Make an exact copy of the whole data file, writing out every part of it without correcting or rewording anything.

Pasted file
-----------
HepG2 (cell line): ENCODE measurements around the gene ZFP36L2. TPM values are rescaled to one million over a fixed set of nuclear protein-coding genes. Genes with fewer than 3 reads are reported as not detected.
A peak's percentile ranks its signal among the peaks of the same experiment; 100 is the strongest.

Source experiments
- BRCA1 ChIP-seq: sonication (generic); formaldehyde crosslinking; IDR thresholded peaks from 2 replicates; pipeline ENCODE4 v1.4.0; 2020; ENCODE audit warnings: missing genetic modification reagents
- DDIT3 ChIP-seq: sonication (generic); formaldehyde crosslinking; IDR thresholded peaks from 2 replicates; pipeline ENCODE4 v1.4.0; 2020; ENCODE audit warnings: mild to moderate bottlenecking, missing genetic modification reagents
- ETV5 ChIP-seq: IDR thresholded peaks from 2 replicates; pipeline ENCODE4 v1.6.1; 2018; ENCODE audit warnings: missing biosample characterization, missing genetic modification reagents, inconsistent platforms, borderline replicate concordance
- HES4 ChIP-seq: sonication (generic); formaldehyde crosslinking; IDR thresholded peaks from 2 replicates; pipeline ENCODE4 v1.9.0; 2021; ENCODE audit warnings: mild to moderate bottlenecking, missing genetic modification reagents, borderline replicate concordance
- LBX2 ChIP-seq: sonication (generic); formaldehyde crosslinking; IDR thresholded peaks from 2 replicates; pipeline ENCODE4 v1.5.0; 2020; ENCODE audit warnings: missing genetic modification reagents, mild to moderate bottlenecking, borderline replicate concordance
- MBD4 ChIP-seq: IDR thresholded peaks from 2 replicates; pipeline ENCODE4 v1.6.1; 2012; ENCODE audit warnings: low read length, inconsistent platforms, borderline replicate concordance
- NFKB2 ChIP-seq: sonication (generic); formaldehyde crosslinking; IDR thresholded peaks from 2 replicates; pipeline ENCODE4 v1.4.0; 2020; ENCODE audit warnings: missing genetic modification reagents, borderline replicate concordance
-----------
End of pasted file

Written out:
HepG2 (cell line): ENCODE measurements around the gene ZFP36L2. TPM values are rescaled to one million over a fixed set of nuclear protein-coding genes. Genes with fewer than 3 reads are reported as not detected.
A peak's percentile ranks its signal among the peaks of the same experiment; 100 is the strongest.

Source experiments
- BRCA1 ChIP-seq: sonication (generic); formaldehyde crosslinking; IDR thresholded peaks from 2 replicates; pipeline ENCODE4 v1.4.0; 2020; ENCODE audit warnings: missing genetic modification reagents
- DDIT3 ChIP-seq: sonication (generic); formaldehyde crosslinking; IDR thresholded peaks from 2 replicates; pipeline ENCODE4 v1.4.0; 2020; ENCODE audit warnings: mild to moderate bottlenecking, missing genetic modification reagents
- ETV5 ChIP-seq: IDR thresholded peaks from 2 replicates; pipeline ENCODE4 v1.6.1; 2018; ENCODE audit warnings: missing biosample characterization, missing genetic modification reagents, inconsistent platforms, borderline replicate concordance
- HES4 ChIP-seq: sonication (generic); formaldehyde crosslinking; IDR thresholded peaks from 2 replicates; pipeline ENCODE4 v1.9.0; 2021; ENCODE audit warnings: mild to moderate bottlenecking, missing genetic modification reagents, borderline replicate concordance
- LBX2 ChIP-seq: sonication (generic); formaldehyde crosslinking; IDR thresholded peaks from 2 replicates; pipeline ENCODE4 v1.5.0; 2020; ENCODE audit warnings: missing genetic modification reagents, mild to moderate bottlenecking, borderline replicate concordance
- MBD4 ChIP-seq: IDR thresholded peaks from 2 replicates; pipeline ENCODE4 v1.6.1; 2012; ENCODE audit warnings: low read length, inconsistent platforms, borderline replicate concordance
- NFKB2 ChIP-seq: sonication (generic); formaldehyde crosslinking; IDR thresholded peaks from 2 replicates; pipeline ENCODE4 v1.4.0; 2020; ENCODE audit warnings: missing genetic modification reagents, borderline replicate concordance